"In his grace, God has given us different gifts for doing certain things well." - Romans 12:6a NLT
When my oldest was 3, she told me she wanted to be a ballerina. At the time I thought, "of course you do--you're a 3-year-old girl. Who doesn't want to be a ballerina when she's 3?" We signed up for a Creative Movement class at the nearest ballet studio, and it was love at first position.
She's 11 now. She dances five days a week for hours on end. When she's not at the studio, she's writing choreography, working on her splits, or reading POINTE magazine. She still wants to be a ballerina.
She's a lovely dancer. There's a light in her when she's on the studio floor/stage, like this is what she was made for. I believe she has a God-given gift.
And yet, I wouldn't say she's a natural. Poor baby inherited some tight hips, hamstrings, and calves from her daddy and me. She has to work really hard to gain flexibility. Mama also contributed some scrawny arms, so there's that, too.
And that's where yoga comes in.
Yoga is a complimentary practice to her dancing. It helps in her physicality. It also helps ground her in the other aspects of her humanity. It teaches her patience, perseverance, self-acceptance, focus, and to connect to things outside of herself. She says yoga makes her feel refreshed. But I'll be honest. She loves it because it helps her dancing.
Here are some poses that can be helpful for dancers (and non-dancers, too). *
Reclined Big Toe Pose Supta Padangusthasana
Lying on your back, place a strap across the ball of one foot. (If you don't have a yoga strap, an old belt or tie works, too). Extend the belted foot leg and stack your ankle over your hip. Lengthen through the down leg and gently turn your toes toward your shin. Turn your down leg in a little so all five toes are pointed skyward. Feel long from the bottom of the down leg through the top of the head. With the extended leg, imagine the back of your knee opening gently, like the petals of a rose. Use the strap to guide your toes towards your shin. Avoid locking your knees to protect your joints. Stay here for 5-6 breath cycles. Repeat on the opposite side.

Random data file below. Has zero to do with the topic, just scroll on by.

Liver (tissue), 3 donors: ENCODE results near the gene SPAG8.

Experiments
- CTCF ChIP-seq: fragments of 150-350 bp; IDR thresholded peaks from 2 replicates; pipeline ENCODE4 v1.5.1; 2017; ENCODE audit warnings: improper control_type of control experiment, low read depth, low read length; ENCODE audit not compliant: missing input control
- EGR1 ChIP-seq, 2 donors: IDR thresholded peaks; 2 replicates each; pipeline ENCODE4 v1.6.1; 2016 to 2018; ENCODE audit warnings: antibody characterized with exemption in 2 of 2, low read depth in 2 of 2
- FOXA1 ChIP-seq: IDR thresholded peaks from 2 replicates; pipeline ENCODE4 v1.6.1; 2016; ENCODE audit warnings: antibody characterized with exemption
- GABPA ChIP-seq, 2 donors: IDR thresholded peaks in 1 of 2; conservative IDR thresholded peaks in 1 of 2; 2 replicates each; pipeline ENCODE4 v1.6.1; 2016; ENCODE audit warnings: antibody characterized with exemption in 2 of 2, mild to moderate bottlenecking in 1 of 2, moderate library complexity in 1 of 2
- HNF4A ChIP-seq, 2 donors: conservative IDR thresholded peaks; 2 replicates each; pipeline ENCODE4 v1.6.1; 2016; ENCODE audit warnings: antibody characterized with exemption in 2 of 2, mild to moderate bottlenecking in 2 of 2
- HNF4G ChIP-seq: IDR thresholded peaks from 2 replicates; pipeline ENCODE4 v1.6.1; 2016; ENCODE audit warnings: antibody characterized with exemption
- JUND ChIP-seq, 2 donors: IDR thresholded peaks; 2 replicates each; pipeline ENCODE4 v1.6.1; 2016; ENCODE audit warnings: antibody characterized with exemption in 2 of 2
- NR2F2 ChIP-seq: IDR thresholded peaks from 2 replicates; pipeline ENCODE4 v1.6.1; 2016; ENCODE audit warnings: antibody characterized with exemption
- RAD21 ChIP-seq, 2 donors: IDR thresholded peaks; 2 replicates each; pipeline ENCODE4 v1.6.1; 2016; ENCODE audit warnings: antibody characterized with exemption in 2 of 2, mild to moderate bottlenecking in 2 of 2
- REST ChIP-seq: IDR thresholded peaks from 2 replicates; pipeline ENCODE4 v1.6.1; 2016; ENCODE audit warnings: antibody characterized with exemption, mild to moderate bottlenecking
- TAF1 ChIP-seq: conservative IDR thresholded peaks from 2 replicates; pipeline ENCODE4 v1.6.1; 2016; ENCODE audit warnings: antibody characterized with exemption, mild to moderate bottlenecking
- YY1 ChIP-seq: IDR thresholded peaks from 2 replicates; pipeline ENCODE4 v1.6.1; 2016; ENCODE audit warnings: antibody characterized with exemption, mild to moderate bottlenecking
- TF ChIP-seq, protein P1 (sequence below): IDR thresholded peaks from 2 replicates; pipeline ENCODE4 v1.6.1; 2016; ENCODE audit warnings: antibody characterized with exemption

Crescent Lunge Pose Alanasana
Take a big step back with one leg, landing on the ball of the back foot. The front leg bends toward a 90-degree angle/L-shape. Give your back leg a slight internal rotation so that your kneecap is facing straight forward and slightly down toward your mat. Zip up through your belly muscles. Stack your shoulders over your hips. On an inhale, sweep your fingers up towards the sky and grow a little longer in your fingers. Then tuck your shoulder blades down a little...imagine you were putting them in your back pockets. Breathe softly in and out through your nose for 5-6 breaths, then repeat on the other side.
Downward Facing Dog Pose Adho Mukha Svanasana
Bring your hands towards the front of your mat and step your feet towards the back of your mat. Spread your fingers out nice and wide. Your hands should feel strong, but not rigid. Bend your knees a lot and take your tush high...feel your spine get really long here. Keep the length of your spine and the height of your sitting bones and start to drop your heels towards the mat, keeping all ten toes facing forward. Don't worry if your heels don't drop all the way. Keep lengthening the spine and backs of the legs so you look like an upside down "V." After 5-6 breath cycles, step both feet forward into our next pose, Forward Fold.
Standing Forward Fold Uttanasana